DescriptionPresentation at the webinar 'Social Infrastructure in The (Post-)Covid City’
Social infrastructures are conceived as built spaces and facilities hosting the community life and the public experience of the city, while offering a specific type of social good (education, culture, leisure, food, sport, empowerment, etc.). Whatever their main function (community centre, public library, covered market, swimming pool, etc.), social infrastructures are places where values of openness, such as social inclusion and urban hospitality, take on a concrete and practical meaning, which makes them also an important vector of democracy.
While « Palaces for the People », « Maisons du peuple », « Centros civicos », as major and idealized forms of social infrastructure, have structured the imaginary of progressive city planning in the first half of the 20th century, subsequent trends (post-fordist economy, suburbanisation, individualism, neoliberal urban policies, privatisations) may have weakened their ambition, meaning and appeal. However, the fact that social infra-structure has emerged as a key factor in the response to recent economic and environmental crises for what regards the most fragile urban populations, reaffirmed its importance, and brought notions of « third place », « welfare space », and « inclusive enclave » back to the political agenda in many large cities.
The current health crisis, and the fear of close contact in indoor spaces that it entails, presents a different challenge. What are and what will be its practical consequences on existing and future social infrastructures, on the publics that they host, on the policies that promote them and the fundings that support them? Does the COVID-19 pandemic herald a major crisis of local community spaces and social facilities, or even of our larger « public interiors »? Or does it call for a reconsideration of their function, use, de-sign, layout? If these places are indeed of « infrastructural » importance for an urban society, what other indirect consequences can be feared and foreseen? Can the social infrastructure reinvent itself in the face of the pandemic, through technology-, design-, management- or behaviour-based solutions, or through the use of online virtual spaces?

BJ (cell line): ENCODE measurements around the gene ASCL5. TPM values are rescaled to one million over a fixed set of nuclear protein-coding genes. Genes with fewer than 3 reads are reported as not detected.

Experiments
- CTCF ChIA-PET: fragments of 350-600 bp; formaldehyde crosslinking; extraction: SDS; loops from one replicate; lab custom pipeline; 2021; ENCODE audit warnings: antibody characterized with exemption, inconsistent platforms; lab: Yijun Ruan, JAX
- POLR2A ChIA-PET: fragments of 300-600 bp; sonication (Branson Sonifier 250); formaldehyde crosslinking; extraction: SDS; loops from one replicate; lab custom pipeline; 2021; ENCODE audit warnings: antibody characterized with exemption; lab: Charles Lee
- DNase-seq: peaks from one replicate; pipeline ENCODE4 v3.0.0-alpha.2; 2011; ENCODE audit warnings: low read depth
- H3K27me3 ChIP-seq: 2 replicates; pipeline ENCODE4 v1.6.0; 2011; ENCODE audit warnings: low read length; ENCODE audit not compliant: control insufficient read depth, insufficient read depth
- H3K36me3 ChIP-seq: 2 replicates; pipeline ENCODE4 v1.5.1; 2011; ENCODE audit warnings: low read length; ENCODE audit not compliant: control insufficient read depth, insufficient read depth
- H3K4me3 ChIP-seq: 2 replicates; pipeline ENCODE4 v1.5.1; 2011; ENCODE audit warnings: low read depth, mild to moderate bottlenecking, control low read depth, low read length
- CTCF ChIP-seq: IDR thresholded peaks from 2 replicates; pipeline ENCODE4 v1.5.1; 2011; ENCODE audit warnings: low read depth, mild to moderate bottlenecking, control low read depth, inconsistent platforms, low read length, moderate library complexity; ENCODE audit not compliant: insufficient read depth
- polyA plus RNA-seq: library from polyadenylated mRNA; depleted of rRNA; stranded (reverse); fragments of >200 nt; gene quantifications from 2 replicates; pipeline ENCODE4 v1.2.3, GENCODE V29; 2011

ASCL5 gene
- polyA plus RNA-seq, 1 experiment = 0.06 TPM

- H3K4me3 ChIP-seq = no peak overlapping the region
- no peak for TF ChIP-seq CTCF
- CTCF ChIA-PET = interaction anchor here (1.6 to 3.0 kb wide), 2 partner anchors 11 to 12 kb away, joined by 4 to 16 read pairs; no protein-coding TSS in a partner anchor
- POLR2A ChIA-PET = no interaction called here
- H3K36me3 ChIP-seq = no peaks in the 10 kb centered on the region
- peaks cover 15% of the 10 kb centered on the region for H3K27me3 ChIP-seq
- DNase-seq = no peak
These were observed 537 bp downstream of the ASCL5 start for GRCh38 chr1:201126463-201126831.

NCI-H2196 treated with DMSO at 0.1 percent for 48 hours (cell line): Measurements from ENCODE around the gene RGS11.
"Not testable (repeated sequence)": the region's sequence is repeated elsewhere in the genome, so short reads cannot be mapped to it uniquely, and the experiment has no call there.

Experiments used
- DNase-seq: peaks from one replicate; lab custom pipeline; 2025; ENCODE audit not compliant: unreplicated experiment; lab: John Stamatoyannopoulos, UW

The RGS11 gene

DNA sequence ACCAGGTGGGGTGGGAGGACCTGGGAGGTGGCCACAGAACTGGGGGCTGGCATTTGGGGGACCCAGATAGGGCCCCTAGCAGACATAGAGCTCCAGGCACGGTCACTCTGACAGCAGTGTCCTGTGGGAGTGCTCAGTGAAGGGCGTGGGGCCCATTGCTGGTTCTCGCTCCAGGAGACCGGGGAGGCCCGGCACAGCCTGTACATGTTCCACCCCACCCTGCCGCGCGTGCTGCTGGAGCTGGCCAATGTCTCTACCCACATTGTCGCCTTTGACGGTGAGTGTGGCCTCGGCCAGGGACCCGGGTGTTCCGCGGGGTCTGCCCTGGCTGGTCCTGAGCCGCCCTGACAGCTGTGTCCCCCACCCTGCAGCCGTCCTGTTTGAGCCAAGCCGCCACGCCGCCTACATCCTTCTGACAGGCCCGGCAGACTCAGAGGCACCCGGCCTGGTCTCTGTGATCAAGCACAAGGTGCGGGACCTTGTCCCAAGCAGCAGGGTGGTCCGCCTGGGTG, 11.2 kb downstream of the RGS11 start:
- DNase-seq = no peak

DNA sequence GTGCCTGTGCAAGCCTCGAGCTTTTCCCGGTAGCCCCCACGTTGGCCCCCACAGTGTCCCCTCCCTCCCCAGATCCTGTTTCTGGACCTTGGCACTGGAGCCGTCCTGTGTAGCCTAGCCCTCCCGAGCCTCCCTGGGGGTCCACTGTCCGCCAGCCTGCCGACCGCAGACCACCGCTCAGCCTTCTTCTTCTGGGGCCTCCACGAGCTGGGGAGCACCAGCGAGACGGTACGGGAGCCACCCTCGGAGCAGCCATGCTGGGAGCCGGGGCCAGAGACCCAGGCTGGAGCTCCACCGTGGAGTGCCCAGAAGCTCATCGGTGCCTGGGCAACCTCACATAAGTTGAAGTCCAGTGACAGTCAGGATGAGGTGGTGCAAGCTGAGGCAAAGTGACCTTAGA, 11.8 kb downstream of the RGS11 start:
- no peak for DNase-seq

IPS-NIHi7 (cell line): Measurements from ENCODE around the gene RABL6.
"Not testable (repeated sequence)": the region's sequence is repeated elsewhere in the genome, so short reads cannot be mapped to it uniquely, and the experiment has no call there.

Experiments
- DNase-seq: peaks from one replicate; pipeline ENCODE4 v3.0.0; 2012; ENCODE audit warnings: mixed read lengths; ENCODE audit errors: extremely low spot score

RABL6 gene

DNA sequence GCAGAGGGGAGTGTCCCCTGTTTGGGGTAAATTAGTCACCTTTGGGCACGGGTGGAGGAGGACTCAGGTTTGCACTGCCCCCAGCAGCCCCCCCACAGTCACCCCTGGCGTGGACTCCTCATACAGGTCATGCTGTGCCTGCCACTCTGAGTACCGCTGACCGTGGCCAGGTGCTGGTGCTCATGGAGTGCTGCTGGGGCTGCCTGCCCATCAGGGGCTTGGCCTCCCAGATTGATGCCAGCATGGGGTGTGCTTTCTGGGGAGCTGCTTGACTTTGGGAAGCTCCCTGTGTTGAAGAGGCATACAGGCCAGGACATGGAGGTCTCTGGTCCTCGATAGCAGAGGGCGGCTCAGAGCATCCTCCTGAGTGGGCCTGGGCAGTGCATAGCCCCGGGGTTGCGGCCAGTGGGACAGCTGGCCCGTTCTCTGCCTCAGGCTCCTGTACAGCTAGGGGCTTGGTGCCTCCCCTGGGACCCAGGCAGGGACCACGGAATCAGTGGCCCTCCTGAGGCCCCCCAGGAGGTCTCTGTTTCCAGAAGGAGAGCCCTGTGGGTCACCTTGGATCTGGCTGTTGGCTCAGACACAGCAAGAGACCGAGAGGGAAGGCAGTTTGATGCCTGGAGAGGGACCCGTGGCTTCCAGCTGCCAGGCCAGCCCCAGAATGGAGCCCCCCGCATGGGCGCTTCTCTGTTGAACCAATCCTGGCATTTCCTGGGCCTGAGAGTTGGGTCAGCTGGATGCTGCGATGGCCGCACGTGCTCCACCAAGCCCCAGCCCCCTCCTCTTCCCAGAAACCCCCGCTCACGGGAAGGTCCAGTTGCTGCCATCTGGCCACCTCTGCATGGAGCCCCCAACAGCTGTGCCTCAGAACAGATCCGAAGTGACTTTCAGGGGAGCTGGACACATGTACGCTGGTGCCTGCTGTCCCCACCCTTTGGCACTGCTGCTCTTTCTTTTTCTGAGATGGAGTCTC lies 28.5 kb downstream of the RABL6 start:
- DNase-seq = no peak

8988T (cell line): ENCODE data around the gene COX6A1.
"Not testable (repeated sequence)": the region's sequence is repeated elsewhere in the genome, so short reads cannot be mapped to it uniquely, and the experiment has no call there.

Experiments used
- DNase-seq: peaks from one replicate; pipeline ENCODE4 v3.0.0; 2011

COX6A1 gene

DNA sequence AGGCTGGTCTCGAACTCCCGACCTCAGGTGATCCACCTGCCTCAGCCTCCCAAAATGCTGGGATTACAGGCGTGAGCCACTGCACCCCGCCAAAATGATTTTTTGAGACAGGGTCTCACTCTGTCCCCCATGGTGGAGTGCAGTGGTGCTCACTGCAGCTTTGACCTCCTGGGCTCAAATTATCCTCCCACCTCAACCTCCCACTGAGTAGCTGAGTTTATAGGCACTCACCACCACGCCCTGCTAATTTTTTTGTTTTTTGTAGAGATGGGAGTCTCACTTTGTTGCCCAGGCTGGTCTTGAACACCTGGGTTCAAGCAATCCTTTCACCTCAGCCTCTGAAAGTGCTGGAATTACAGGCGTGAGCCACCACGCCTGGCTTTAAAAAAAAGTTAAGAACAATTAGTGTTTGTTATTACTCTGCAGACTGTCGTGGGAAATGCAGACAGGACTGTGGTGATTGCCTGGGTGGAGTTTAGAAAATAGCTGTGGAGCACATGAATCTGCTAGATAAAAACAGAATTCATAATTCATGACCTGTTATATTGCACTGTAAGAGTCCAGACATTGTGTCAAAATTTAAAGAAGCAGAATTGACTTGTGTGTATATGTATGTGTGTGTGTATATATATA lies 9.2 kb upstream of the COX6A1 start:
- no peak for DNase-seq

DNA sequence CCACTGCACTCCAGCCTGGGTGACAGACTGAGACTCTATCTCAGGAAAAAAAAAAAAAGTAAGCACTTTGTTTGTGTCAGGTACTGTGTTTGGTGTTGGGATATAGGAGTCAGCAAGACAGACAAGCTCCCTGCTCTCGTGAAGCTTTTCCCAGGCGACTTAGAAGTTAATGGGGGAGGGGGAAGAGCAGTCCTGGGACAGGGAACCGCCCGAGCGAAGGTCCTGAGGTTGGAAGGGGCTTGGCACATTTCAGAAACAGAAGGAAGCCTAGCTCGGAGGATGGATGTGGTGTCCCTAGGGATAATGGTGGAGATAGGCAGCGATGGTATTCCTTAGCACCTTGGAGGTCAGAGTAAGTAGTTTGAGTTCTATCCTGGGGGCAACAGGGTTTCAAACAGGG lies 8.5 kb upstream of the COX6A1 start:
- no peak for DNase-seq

The purpose of this seminar is to explore these problems from different disciplinary angles with the help of the best specialists, both analysts and practitioners, in order to formulate solid hypotheses and concrete perspectives for a social infrastructure policy that would be both socially relevant and materially appropriate for the (post-)Covid city.
|Period||24 Nov 2020|
|Event title||Webinar Social Infrastructure in The (Post-)Covid City|